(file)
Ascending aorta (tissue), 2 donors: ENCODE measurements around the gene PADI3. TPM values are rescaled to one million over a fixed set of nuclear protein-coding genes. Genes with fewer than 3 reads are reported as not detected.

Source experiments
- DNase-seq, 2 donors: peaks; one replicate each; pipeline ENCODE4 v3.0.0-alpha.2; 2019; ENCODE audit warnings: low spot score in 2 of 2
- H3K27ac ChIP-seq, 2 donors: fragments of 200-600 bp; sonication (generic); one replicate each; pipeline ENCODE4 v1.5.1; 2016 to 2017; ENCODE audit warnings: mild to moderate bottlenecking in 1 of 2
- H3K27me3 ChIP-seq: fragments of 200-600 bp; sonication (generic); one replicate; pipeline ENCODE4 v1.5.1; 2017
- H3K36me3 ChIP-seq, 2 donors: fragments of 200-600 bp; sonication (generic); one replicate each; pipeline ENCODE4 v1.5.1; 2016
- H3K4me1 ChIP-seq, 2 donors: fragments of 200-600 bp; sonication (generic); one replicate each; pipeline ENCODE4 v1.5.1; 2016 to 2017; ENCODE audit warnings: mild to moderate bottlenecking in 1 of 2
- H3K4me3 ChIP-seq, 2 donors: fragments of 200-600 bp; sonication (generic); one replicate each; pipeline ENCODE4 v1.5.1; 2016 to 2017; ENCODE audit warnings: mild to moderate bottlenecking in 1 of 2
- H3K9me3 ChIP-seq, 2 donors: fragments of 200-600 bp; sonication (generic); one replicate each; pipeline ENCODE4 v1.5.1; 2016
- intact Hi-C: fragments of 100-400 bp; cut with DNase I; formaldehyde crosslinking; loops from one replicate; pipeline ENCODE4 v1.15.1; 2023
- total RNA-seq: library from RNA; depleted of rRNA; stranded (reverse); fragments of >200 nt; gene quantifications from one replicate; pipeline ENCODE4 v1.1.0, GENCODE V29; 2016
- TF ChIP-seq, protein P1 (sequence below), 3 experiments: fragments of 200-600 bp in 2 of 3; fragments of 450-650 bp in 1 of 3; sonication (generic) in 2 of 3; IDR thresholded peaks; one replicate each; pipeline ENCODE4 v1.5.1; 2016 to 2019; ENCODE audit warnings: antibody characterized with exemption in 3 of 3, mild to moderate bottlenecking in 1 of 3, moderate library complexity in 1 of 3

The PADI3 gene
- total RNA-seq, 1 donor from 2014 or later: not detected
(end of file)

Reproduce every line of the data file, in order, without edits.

Ascending aorta (tissue), 2 donors: ENCODE measurements around the gene PADI3. TPM values are rescaled to one million over a fixed set of nuclear protein-coding genes. Genes with fewer than 3 reads are reported as not detected.

Source experiments
- DNase-seq, 2 donors: peaks; one replicate each; pipeline ENCODE4 v3.0.0-alpha.2; 2019; ENCODE audit warnings: low spot score in 2 of 2
- H3K27ac ChIP-seq, 2 donors: fragments of 200-600 bp; sonication (generic); one replicate each; pipeline ENCODE4 v1.5.1; 2016 to 2017; ENCODE audit warnings: mild to moderate bottlenecking in 1 of 2
- H3K27me3 ChIP-seq: fragments of 200-600 bp; sonication (generic); one replicate; pipeline ENCODE4 v1.5.1; 2017
- H3K36me3 ChIP-seq, 2 donors: fragments of 200-600 bp; sonication (generic); one replicate each; pipeline ENCODE4 v1.5.1; 2016
- H3K4me1 ChIP-seq, 2 donors: fragments of 200-600 bp; sonication (generic); one replicate each; pipeline ENCODE4 v1.5.1; 2016 to 2017; ENCODE audit warnings: mild to moderate bottlenecking in 1 of 2
- H3K4me3 ChIP-seq, 2 donors: fragments of 200-600 bp; sonication (generic); one replicate each; pipeline ENCODE4 v1.5.1; 2016 to 2017; ENCODE audit warnings: mild to moderate bottlenecking in 1 of 2
- H3K9me3 ChIP-seq, 2 donors: fragments of 200-600 bp; sonication (generic); one replicate each; pipeline ENCODE4 v1.5.1; 2016
- intact Hi-C: fragments of 100-400 bp; cut with DNase I; formaldehyde crosslinking; loops from one replicate; pipeline ENCODE4 v1.15.1; 2023
- total RNA-seq: library from RNA; depleted of rRNA; stranded (reverse); fragments of >200 nt; gene quantifications from one replicate; pipeline ENCODE4 v1.1.0, GENCODE V29; 2016
- TF ChIP-seq, protein P1 (sequence below), 3 experiments: fragments of 200-600 bp in 2 of 3; fragments of 450-650 bp in 1 of 3; sonication (generic) in 2 of 3; IDR thresholded peaks; one replicate each; pipeline ENCODE4 v1.5.1; 2016 to 2019; ENCODE audit warnings: antibody characterized with exemption in 3 of 3, mild to moderate bottlenecking in 1 of 3, moderate library complexity in 1 of 3

The PADI3 gene
- total RNA-seq, 1 donor from 2014 or later: not detected